According to the report presented before the Japanese parliament, the Fukushima nuclear disaster should be blamed on the Japanese culture. Based on their culture, citizens are not only supposed to be obedient but also be reluctant to question the authorities. It implies that the disaster should also be blamed on the Japanese bureaucracy. It is believed that the regulators were too reluctant, to adopt global safety standards.

Engineers have also been blamed for the malfunctions in the initial designs. The initial designs could not withstand earthquakes with higher values on the Richter scale. It means that better robust designs need to be designed to withstand the bigger thresholds.

According to some religious individuals, the earthquake should be considered as an act of God. To them, God can punish, warn, or provoke human beings through unusual natural disasters such as earthquakes and floods. These people base their arguments on religious ideologies. Based on these ideologies, engineers, authorities and the nuclear plant operators should not be blamed for such disasters. They argue that human interventions cannot prevent such occurrence from happening.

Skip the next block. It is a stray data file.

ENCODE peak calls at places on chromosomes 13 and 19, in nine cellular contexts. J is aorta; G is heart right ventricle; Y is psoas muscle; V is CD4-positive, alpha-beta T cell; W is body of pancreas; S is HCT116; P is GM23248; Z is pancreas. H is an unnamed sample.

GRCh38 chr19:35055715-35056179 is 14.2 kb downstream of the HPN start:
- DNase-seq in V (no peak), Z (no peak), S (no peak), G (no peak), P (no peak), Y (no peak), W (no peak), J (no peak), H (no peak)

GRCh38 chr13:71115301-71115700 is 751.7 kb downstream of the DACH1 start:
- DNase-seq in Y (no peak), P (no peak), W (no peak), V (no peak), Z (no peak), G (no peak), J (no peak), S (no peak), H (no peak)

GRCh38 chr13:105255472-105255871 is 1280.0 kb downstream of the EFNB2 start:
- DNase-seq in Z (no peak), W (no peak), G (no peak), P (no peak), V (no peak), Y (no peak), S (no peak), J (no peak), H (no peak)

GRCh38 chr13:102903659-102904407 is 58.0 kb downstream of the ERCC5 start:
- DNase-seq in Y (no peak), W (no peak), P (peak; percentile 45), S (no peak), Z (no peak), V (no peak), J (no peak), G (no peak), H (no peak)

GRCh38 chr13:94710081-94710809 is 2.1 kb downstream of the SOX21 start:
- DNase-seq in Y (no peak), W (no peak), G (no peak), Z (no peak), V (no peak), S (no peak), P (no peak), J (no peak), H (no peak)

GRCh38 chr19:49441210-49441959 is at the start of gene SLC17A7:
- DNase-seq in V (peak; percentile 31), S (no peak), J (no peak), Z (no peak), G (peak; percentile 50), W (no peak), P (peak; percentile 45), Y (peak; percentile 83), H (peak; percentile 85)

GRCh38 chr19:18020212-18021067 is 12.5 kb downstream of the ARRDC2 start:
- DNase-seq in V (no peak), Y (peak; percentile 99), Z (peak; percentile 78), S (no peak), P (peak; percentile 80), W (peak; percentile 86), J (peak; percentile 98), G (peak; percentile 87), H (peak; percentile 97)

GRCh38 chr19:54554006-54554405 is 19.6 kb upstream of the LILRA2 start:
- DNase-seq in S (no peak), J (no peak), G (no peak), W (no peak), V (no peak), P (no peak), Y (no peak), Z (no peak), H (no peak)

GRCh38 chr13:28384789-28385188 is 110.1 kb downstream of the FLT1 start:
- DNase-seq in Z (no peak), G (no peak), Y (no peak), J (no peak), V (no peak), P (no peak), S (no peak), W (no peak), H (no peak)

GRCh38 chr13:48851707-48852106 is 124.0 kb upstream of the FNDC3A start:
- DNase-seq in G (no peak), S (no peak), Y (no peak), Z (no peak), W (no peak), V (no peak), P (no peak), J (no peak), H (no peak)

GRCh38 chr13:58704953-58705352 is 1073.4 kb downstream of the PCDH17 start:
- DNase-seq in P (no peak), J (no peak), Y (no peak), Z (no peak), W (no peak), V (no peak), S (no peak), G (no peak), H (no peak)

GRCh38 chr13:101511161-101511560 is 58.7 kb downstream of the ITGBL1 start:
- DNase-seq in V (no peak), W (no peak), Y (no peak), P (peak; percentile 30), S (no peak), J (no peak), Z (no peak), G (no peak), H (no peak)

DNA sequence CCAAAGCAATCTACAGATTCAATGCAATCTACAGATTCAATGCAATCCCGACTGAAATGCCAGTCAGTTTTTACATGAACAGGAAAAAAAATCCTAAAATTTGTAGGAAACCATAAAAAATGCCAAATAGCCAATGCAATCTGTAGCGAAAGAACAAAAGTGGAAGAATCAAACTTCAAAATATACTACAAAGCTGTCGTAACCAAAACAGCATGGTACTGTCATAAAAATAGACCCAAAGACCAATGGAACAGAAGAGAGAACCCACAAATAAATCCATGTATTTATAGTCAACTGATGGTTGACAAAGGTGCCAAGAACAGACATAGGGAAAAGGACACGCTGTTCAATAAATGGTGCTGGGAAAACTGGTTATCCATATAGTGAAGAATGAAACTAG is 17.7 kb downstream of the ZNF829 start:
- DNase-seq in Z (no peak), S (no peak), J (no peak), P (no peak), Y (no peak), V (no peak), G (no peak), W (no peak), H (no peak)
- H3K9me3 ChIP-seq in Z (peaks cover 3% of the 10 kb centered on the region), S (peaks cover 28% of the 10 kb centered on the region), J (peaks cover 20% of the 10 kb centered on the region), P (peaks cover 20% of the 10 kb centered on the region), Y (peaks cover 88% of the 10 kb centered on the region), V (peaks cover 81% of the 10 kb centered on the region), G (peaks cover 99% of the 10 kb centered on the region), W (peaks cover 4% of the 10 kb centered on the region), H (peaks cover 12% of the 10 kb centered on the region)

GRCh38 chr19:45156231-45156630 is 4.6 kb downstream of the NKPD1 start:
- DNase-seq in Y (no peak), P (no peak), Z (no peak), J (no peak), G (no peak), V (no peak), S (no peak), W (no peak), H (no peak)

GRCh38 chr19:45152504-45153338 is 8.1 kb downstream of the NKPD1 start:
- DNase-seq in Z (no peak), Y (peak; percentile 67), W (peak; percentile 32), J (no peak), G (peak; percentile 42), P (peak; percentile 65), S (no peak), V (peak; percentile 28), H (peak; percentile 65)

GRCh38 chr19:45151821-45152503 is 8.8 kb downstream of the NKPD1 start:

How can citizens and/or engineers prevent such things from happening again?

To prevent such an occurrence in the future, appropriate nuclear safety measures should be implemented. These safety measures are to cover all nuclear facilities. In the future, safety measures should be tightened to ensure that safe nuclear facilities are designed. Similarly, with the help of the International Atomic Agency, nuclear facilities are supposed to be inspected and serviced regularly (Pfatteicher 67). It is believed that with appropriate oversight, the Japanese nuclear disaster could have been avoided (Petroski 34). In this regard, all the Japanese nuclear reactors should redefine their safety standards to reduce the recurrence of nuclear-related disasters shortly.